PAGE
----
WATER, A WEAPON OF WAR?

Source : ONU, PNUD

According to the UN, 263 water-related conflicts have been recorded since 2000. In two decades, this type of conflict has increased threefold.

Water-related conflicts were, for the first time, placed first on the list of future risks by the Davos World Economic Forum in 2015. The CNRS also recalled that water has become a real economic issue in contemporary international relations.

Take the example of the Great Renaissance Dam on the Nile in Ethiopia, under construction since 2011 and is expected to start producing its first sparks in 2020. This dam is the terror of the Egyptians, the happiness of the Ethiopians and arrange the Sudanese, the 3 countries are in negotiations for 9 years and they do not manage to find an agreement on the exploitation of the resource of the largest river in the world.

One could imagine that international treaties would be signed to avoid any possibility of conflict. However, it has only about 200 treaties that have been identified to date, covering only 60 basins of the world’s 260 transboundary river basins.

Other examples could be cited. We often talk about the «diagonal of thirst» going from Gibraltar to North-East China, Jordan is a country, although still stable socially, which remains to be «monitored», Daesh had occupied the dams of the Euphrates and the Tigris. In August 2015, Syrian rebels sabotaged a water source that almost completely deprived Damascus of water for three days. It would also be possible to list the various raids that have affected infrastructure related to water supply, treatment or distribution, but the list is growing every day.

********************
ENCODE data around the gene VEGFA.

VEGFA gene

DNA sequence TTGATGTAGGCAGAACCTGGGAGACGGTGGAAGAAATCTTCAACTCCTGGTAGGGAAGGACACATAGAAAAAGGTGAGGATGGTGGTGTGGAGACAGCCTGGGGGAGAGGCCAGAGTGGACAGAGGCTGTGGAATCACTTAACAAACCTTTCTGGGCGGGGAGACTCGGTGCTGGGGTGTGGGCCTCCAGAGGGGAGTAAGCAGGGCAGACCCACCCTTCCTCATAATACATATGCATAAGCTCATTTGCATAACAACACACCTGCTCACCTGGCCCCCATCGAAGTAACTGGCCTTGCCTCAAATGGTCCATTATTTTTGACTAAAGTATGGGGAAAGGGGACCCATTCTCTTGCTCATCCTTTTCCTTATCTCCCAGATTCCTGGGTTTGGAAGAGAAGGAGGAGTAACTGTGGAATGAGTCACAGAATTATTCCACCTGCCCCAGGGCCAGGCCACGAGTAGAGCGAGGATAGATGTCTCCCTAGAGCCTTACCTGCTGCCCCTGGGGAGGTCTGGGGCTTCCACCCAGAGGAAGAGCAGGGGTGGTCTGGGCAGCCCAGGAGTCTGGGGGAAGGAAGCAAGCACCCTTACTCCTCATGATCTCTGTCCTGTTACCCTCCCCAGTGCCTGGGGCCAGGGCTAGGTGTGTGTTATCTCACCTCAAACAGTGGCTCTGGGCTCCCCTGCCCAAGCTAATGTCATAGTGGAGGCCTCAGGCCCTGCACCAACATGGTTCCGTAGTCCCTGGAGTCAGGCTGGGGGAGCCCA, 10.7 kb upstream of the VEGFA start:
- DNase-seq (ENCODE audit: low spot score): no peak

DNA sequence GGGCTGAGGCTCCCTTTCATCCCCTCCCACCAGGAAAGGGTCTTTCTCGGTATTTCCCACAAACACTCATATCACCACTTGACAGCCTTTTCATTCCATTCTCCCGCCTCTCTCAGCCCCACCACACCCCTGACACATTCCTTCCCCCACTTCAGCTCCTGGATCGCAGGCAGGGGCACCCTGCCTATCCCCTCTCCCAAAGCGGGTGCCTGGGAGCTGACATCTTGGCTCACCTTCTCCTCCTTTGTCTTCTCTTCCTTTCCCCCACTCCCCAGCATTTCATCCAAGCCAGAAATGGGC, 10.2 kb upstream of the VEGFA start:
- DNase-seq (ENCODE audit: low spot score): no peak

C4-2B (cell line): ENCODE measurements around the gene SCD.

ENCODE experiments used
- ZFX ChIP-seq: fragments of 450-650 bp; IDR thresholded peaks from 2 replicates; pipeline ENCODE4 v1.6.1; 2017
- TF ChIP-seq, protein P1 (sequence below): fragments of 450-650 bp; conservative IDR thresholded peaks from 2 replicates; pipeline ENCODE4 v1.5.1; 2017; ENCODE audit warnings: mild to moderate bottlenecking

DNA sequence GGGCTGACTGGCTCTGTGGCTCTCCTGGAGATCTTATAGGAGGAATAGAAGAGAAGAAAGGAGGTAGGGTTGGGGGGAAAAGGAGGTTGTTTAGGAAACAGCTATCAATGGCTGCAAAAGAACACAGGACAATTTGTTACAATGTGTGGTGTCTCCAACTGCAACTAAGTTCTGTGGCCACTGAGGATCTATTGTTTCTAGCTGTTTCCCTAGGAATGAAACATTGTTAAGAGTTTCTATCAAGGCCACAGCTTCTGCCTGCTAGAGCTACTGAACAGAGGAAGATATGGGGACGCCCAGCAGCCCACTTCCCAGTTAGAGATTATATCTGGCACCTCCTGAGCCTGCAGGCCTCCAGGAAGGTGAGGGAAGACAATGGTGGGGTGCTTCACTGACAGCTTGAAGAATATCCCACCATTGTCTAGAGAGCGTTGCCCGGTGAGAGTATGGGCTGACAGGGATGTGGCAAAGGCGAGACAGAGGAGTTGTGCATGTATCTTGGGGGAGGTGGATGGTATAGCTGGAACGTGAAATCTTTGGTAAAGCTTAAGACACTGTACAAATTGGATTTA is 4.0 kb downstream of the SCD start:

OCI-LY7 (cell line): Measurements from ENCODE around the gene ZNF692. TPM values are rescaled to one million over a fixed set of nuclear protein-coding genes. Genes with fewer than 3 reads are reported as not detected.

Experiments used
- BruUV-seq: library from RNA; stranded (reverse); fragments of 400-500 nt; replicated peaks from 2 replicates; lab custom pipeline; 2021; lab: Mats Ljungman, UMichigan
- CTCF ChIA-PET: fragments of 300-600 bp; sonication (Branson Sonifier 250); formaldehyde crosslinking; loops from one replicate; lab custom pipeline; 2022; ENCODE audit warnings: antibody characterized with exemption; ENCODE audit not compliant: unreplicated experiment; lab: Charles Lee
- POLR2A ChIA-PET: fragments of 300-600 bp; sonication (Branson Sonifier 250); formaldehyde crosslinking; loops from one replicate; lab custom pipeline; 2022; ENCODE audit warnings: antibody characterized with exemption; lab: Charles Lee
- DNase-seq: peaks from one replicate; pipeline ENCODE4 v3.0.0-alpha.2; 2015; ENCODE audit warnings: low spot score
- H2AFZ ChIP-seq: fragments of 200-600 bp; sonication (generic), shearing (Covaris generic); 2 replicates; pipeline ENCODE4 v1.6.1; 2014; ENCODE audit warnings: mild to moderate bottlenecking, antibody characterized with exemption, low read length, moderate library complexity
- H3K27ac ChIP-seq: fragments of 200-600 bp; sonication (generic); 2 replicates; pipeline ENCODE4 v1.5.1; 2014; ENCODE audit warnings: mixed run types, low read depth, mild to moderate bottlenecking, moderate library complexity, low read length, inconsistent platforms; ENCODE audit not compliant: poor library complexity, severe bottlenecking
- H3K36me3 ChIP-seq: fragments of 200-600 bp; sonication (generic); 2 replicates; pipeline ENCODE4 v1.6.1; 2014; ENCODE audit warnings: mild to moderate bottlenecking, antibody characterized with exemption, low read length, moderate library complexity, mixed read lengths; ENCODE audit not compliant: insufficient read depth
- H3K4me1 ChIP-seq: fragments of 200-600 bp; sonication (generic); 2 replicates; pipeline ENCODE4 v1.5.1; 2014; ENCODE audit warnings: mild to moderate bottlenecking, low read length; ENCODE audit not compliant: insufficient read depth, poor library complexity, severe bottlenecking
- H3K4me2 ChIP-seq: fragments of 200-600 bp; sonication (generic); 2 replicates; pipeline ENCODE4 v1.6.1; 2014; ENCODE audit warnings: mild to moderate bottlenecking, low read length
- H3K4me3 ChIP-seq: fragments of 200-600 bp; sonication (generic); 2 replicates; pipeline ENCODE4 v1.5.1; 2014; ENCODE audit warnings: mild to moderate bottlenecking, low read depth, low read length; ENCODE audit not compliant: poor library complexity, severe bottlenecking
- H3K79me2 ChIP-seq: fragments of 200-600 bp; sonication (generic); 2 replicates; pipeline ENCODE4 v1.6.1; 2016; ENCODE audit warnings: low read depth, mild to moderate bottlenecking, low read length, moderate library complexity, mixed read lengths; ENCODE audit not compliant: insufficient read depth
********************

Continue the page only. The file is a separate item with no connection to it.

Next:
Some analysts point out that this “blue gold” could replace “black gold” in conflicts between states. The lack of water has indeed become a catalyst for conflict in international relations.

In the area from the Sahel to Afghanistan, water is a real source of local conflict, forced migration, growing social disparities and is often used as a means of pressure also exerted on the populations.

World for Chad is convinced that this «blue gold» is a real lever of development for the populations of the Chadian villages. For the past 10 years, we have wanted to be an infallible support for all our beneficiaries who rely on us.

Fight alongside us to ensure that the inhabitants of the villages of Chad do not encounter any more dams!

Sources
Article « Ces « guerre de l’eau » qui nous menacent », Les Echos, August 30th, 2016
« Les conséquences du manque d’eau », Solidarités international
Article « Barrage sur le Nil : enfin la renaissance pour l’Ethiopie », Jeune Afrique, January 3rd 2020
Article « La prochaine mise en marche en Ethiopie du Grand barrage de la Renaissance exacerbe l’angoisse des Egyptiens » France Info Afrique, December 19th 2019

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